The head of a local manufacturer’s engineering department sought to make his staff more collaborative during their company’s move to a new facility. What he was finding was that his engineers were receiving very little cross-training. This was causing staff members to become very specialized and, as a result, they were having difficulty adjusting when change occurred. The group had been working in a largely private office environment where it was becoming too easy to ignore the issues that others were facing – while personal performance might be okay, there was not enough exposure to the ideas of others.
We helped the client develop a team-based workplace strategy in an open office configuration. The focus was on grouping engineers of similar product lines together according to their primary responsibility, which then often put senior and junior engineers close together. The new solution opened sightlines in order to create accountability between the staff, conference rooms became centralized and visible as the areas of collaboration, and less formal meeting spaces became a continuation of the regular workplace. Whiteboards lined as many vertical surfaces as possible so that work is always on display, and alterative work zones created short-term areas of respite in order to provide some relief when one truly needed to work in isolation.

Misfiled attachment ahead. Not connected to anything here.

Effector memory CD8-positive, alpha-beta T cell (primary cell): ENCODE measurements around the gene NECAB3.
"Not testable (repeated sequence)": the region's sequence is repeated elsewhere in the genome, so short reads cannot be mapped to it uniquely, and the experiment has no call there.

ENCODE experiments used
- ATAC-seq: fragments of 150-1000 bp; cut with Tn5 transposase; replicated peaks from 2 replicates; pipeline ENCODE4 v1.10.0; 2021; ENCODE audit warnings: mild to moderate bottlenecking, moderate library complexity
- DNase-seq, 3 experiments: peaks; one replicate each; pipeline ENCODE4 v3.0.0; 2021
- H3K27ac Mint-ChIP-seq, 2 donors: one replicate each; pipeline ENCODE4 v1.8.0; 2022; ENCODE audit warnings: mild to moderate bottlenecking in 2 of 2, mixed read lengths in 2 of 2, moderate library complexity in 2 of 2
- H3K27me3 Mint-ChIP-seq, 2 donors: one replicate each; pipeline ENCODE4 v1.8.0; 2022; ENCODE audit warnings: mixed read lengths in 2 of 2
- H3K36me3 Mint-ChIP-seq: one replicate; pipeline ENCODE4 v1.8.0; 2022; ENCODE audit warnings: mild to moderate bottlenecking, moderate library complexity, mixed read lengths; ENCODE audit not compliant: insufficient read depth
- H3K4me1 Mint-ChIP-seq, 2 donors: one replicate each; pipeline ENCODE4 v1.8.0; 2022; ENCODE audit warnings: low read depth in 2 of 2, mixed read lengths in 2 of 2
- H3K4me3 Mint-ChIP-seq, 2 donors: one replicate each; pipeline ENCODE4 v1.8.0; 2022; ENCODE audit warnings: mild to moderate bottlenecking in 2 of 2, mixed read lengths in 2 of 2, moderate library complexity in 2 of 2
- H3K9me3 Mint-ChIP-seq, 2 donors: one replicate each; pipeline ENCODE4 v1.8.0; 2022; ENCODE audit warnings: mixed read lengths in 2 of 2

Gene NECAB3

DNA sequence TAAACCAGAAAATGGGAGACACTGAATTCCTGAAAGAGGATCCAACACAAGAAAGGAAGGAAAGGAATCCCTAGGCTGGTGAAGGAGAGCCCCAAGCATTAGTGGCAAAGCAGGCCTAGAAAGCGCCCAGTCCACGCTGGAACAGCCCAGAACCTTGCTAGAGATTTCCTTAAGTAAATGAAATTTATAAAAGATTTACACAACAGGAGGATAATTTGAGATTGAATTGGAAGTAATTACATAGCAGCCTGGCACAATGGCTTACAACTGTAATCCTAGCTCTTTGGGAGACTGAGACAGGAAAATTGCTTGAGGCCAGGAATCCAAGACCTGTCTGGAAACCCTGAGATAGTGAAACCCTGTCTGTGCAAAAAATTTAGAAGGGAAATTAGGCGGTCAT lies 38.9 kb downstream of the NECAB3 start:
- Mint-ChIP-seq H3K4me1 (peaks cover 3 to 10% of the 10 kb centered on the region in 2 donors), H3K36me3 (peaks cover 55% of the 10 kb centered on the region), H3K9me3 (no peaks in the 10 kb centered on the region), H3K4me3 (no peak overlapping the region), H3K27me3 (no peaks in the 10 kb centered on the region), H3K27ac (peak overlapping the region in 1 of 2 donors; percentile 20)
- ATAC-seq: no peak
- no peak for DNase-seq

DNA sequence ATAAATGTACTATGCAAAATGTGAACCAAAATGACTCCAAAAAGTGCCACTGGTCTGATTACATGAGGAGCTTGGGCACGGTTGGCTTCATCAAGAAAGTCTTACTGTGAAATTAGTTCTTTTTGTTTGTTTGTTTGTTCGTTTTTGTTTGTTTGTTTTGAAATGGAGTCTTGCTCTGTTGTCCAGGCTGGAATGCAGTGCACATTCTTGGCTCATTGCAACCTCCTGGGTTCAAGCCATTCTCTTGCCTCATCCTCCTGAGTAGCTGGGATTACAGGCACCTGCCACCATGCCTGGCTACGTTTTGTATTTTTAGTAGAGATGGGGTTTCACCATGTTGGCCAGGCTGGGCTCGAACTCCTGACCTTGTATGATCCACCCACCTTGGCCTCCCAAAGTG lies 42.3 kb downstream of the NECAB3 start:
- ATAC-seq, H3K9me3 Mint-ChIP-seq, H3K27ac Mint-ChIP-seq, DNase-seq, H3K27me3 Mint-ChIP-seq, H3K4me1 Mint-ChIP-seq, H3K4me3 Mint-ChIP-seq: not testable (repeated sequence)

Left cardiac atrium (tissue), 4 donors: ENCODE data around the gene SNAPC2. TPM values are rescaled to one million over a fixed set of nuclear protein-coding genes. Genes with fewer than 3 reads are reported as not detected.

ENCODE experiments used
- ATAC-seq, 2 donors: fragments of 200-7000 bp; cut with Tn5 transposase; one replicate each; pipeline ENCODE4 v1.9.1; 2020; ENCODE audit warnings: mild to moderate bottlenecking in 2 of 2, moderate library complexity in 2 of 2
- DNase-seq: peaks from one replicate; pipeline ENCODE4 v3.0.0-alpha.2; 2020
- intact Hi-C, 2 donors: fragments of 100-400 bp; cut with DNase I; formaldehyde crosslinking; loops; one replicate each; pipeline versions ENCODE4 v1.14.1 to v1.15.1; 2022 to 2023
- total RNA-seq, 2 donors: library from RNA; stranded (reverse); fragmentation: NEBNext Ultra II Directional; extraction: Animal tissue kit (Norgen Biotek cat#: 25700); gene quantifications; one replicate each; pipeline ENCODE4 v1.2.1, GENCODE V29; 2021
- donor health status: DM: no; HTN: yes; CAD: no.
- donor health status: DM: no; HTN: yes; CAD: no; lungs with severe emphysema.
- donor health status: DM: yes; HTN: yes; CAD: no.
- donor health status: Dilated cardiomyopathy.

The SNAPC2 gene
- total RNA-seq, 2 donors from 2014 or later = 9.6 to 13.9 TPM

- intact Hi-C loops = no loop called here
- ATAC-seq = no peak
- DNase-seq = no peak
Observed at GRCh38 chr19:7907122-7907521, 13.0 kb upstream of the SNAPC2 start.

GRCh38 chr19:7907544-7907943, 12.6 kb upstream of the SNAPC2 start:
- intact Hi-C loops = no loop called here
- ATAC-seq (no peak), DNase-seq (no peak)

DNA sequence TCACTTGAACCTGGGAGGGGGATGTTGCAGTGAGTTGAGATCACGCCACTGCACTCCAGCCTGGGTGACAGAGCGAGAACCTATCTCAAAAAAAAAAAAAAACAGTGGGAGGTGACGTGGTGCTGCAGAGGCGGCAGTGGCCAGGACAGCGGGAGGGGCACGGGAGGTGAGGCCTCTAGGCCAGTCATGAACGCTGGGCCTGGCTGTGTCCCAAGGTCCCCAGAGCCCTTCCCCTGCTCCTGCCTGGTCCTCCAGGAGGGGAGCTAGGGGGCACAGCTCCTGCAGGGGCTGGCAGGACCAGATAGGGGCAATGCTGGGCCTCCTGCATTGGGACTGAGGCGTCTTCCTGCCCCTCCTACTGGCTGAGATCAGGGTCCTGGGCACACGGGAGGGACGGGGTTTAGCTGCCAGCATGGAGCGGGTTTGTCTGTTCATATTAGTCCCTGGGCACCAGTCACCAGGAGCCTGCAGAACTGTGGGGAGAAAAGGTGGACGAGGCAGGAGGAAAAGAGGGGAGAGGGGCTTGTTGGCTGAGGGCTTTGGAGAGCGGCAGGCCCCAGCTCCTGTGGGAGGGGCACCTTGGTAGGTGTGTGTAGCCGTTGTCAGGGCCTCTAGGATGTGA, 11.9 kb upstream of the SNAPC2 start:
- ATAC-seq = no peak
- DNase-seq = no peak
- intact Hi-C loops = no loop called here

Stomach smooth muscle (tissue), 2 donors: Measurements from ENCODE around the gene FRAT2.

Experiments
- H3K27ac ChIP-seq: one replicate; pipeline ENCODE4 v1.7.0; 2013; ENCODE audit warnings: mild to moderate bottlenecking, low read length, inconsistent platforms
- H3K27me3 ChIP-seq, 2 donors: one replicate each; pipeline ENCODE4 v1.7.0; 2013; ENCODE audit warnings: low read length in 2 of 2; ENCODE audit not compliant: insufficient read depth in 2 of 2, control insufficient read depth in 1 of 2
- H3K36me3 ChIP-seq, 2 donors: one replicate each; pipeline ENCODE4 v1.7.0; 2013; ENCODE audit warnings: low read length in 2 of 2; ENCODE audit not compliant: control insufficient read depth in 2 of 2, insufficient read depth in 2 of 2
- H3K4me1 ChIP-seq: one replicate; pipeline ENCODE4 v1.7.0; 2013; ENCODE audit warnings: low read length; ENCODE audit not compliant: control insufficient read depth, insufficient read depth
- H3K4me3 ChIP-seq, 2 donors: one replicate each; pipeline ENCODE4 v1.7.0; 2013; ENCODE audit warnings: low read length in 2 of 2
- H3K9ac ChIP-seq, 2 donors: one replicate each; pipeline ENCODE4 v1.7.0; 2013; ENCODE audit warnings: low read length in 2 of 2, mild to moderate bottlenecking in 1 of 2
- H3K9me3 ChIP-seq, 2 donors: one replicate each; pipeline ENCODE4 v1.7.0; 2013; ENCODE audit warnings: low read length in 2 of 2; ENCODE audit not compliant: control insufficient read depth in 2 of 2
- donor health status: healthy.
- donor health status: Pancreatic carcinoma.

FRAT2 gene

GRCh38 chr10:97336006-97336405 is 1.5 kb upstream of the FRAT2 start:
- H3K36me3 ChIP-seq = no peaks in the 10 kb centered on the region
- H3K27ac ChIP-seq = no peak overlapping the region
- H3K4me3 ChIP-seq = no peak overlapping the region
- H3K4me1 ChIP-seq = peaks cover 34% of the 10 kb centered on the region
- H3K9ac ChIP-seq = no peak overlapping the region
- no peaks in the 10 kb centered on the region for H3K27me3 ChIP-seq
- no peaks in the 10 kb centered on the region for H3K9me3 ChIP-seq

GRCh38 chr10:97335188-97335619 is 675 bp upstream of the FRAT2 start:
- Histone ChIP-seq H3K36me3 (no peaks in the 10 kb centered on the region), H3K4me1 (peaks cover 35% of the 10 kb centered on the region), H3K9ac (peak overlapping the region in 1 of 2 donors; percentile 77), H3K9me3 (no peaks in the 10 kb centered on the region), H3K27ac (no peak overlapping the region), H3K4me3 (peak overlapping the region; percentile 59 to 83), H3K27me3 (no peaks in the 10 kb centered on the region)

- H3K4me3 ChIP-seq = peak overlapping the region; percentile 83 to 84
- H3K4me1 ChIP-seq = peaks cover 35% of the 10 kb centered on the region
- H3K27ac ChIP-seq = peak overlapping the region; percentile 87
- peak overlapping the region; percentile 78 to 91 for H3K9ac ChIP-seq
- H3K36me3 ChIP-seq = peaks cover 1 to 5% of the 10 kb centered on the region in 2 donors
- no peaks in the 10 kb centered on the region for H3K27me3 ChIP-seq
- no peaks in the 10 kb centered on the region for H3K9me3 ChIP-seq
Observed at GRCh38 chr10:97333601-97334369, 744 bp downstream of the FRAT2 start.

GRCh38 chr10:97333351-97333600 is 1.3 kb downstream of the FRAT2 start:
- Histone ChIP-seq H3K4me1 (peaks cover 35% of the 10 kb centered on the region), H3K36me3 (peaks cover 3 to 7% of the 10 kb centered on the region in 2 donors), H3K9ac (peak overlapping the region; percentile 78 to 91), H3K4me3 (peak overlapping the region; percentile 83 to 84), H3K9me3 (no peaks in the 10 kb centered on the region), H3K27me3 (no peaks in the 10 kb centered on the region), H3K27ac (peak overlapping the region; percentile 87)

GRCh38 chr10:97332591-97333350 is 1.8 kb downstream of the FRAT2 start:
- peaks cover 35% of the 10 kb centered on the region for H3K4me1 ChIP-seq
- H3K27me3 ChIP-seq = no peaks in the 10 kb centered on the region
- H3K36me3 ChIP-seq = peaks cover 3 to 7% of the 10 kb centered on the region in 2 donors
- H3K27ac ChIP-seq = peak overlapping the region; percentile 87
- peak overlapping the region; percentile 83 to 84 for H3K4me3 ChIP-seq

Example #2: Integrating Product Development Teams
Truly agile workplaces are flexible, mobile, and in a continuous state of iteration and improvement. At a global product development and manufacturing corporation, we were challenged to apply the agile workplace concepts to a group of interdisciplinary teams that were focused around developing and delivering products to market. These teams included staff from traditionally separate departments: research and development, marketing, and project management. By bringing them together, the goal was to increase speed to market, reduce internal lag, and to foster a culture of innovation.
The design focused on work areas dedicated to the needs of a single squad, but which could be replicated within the given space constraints. Each workspace is organized into four zones based on the type of work.